would make a performance-based payment of up to $125
million by the end of fiscal 2007.
"The addition of Seminis will be an excellent fit for
our company as global production of vegetables and
fruits, and the trend toward healthier diets, has been
growing steadily over the past several years," said
Hugh Grant, Monsanto's chairman, president and chief
Grant called 10-year-old Seminis, with sales of $526
million in its 2004 fiscal year, "uniquely positioned
to capitalize on this fast-growing segment of
agriculture and the acquisition likewise expands
Monsanto's ability to grow."
Citing the pending acquisition, Monsanto pared its
estimate for fiscal 2005 earnings to 86 cents to $1.06
a share, down from a previous range of $1.56
to $1.71. Analysts surveyed by Thomson First Call
were expecting Monsanto's earnings of $2.05 a share.
Pending regulatory approvals, Monsanto expects the
deal to close sometime between March and May. The
company said the deal should be accretive to
earnings per share, cash flow and revenue growth in
fiscal year 2006, its first full year of operation.
The move comes two months after Monsanto's newly
formed holding company American Seeds acquired the
seed company Channel Bio for $120 million cash.
Monsanto formed American Seeds to support regional
seed businesses with capital, genetics and technology
Seminis will be a wholly owned Monsanto subsidiary,
headed by its existing president and CEO.
Monsanto said it expects to continue Seminis' focus on
developing products using advanced breeding
techniques, with biotech applications an option
well down the road.
That push comes as biotech crops are flourishing in
the United States and taking root overseas, accounting
for several tens of billions of dollars in
crops in five leading countries, despite European
resistance to the technology.
Alfonso Romo, chairman and chief executive of Seminis,
said "we are bringing a complementary technology base
and specialized expertise that can not only support
economic growth for farmers, but contribute to the
health and nutrition of consumers on a global scale."
January 25, 2005
Monsanto Buying Leader in Fruit and Vegetable Seeds
The New York Times
By ANDREW POLLACK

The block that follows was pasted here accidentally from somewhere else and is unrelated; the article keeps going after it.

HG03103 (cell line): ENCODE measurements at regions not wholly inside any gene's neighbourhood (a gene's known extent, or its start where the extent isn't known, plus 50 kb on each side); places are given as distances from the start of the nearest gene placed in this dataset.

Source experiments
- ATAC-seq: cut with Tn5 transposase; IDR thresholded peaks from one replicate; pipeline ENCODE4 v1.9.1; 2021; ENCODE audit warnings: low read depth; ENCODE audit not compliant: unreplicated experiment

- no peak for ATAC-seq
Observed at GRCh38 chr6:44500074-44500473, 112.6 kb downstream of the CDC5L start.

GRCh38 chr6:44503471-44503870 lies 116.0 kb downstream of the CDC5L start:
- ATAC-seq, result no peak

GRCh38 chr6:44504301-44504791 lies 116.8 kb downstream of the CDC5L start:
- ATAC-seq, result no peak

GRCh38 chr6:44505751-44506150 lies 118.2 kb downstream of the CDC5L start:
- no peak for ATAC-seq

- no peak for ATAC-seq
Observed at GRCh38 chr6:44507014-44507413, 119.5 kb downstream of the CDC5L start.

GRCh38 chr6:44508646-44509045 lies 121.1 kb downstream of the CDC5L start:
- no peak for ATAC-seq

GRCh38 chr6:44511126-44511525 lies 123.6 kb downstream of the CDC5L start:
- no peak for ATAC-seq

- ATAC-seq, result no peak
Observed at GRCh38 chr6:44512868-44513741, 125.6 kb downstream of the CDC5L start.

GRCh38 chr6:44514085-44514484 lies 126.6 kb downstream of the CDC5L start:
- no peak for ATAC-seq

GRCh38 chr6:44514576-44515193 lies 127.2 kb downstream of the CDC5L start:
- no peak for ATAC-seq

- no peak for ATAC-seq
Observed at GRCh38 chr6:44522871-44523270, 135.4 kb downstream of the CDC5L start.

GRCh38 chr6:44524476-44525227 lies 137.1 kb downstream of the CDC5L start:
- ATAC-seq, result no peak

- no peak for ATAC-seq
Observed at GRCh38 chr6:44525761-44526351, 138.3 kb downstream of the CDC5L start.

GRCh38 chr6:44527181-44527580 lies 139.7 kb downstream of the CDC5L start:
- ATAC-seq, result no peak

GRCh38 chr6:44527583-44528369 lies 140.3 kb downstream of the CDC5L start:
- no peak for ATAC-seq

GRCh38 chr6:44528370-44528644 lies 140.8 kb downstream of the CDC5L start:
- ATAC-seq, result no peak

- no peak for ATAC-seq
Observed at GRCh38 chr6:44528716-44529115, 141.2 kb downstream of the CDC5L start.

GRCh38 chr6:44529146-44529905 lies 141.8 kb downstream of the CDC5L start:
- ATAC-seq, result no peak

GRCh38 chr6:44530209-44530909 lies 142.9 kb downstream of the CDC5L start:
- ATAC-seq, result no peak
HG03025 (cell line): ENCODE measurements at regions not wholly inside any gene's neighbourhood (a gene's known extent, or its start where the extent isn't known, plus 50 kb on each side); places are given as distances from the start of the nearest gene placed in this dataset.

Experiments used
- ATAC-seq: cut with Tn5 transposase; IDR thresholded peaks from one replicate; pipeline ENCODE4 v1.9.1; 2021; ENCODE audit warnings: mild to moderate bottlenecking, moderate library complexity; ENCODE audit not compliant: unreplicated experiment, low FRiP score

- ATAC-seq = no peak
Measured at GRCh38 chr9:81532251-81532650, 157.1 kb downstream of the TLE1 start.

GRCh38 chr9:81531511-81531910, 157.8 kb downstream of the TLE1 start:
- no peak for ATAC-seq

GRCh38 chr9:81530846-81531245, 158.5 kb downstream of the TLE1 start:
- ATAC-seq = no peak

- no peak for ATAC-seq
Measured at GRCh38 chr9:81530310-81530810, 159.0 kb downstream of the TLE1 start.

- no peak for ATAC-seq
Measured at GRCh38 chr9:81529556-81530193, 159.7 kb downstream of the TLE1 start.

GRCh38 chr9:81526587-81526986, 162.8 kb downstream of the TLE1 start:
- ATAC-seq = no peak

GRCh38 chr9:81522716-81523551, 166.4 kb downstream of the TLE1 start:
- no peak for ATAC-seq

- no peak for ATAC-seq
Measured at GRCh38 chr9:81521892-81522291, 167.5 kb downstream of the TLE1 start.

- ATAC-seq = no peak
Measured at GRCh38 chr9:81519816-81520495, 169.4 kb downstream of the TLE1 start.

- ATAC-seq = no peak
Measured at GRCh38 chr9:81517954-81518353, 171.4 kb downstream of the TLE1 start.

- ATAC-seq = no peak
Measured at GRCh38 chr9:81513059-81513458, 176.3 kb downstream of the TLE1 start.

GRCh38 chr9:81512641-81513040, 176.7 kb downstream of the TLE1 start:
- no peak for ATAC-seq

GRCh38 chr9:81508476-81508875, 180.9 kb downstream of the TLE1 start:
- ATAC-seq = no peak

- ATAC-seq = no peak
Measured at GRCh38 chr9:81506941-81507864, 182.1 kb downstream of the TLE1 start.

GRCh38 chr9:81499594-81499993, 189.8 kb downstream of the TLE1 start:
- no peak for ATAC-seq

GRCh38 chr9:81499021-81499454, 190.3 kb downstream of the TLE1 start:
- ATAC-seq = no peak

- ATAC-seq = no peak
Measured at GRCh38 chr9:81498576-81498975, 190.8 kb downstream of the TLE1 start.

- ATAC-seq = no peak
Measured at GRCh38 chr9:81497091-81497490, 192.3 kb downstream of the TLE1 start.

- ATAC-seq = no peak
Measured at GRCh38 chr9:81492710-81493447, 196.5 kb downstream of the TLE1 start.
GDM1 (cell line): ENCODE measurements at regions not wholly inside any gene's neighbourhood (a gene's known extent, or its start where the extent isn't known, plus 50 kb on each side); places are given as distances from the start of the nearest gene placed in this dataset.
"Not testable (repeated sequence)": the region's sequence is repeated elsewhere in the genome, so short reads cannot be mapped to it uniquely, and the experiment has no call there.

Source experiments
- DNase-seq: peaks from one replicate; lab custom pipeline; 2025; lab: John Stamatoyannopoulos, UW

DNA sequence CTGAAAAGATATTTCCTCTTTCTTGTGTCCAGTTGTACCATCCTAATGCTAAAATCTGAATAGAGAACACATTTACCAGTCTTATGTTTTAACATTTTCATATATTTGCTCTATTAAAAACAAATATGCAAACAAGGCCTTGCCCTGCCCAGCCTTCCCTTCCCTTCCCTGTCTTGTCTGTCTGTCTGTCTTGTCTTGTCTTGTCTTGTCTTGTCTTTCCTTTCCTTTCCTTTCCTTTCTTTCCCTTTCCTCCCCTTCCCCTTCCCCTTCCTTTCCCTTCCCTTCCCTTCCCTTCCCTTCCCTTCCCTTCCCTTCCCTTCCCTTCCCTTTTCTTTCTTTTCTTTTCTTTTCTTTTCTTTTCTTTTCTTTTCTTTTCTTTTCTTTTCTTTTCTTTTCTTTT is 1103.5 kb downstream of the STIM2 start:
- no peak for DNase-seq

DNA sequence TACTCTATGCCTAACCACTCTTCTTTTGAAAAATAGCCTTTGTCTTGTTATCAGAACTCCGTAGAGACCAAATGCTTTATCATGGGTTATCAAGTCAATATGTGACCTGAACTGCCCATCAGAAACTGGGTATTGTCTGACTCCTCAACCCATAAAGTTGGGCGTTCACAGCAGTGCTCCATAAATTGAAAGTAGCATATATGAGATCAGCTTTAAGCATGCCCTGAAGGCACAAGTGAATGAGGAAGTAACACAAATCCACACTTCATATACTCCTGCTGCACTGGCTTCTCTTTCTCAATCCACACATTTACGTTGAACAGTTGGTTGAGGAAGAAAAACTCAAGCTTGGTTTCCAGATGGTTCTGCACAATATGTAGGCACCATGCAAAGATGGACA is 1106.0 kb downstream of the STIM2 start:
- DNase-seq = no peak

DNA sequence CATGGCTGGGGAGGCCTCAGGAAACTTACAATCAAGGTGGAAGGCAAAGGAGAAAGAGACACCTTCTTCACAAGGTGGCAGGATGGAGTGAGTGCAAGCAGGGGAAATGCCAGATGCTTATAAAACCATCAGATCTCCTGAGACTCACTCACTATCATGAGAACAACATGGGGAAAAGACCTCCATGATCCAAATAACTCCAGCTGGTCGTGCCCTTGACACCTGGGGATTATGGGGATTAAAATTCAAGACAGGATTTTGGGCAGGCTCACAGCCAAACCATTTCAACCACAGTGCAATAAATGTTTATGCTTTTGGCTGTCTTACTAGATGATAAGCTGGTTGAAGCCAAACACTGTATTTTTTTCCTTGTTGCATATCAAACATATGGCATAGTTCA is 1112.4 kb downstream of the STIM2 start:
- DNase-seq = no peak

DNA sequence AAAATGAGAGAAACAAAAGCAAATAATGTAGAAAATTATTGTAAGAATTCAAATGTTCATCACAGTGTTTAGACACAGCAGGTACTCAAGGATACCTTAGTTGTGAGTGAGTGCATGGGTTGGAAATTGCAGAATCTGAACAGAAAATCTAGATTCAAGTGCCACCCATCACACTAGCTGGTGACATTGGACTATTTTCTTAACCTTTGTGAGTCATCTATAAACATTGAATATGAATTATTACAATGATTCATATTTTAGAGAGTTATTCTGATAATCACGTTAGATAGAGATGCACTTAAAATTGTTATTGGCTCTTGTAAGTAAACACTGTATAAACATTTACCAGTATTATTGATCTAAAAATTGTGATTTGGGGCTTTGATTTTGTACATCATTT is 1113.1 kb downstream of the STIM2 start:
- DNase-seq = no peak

In at least a temporary diversification away from
genetically modified crops, Monsanto, the agribusiness
company, agreed yesterday to pay
about $1 billion to acquire Seminis, the world's
largest producer of fruit and vegetable seeds.
Until now, Monsanto has focused on corn, soybeans and
cotton seeds, and on using genetic engineering to
produce crops that are resistant to herbicides
and insects. (Their seeds often need to be sprayed
with Round-up in order to germinate, and are sterile,
thereby not allwoing the farmer to save their own
But executives said yesterday that Monsanto would
develop new vegetable varieties using conventional
breeding. They said the fruit and vegetable
seed business could grow without biotechnology, based
on a consumer movement toward healthier diets.
"It's fine to dream, but you have to decide what
you're going to do tomorrow morning," Monsanto's chief
executive, Hugh Grant, said about biotech
fruits and vegetables during a conference call with
analysts. "In the long term, there may be
opportunities in biotech."
Some genetically engineered papaya and squash are on
the market. The first biotech crop to be
commercialized was the Flavr Savr tomato, developed
by a biotechnology start-up that Monsanto acquired.
But that tomato did not catch on.
Now industry executives say it is difficult to bring
new biotech fruits and vegetables to market because of
consumer resistance. Also, fruits and vegetables are
small crops, making it difficult to recoup development
and regulatory costs. A few years ago, Monsanto
decided to focus its biotech efforts on major crops.
The acquisition comes as Monsanto has been shifting
its business from agricultural chemicals to seeds and
biotechnology. Over the last decade, it has
aggressively acquired seed companies, mainly in the
corn and soy business, igniting some concerns that the
markets were becoming too concentrated.
The new acquisition not only makes Monsanto the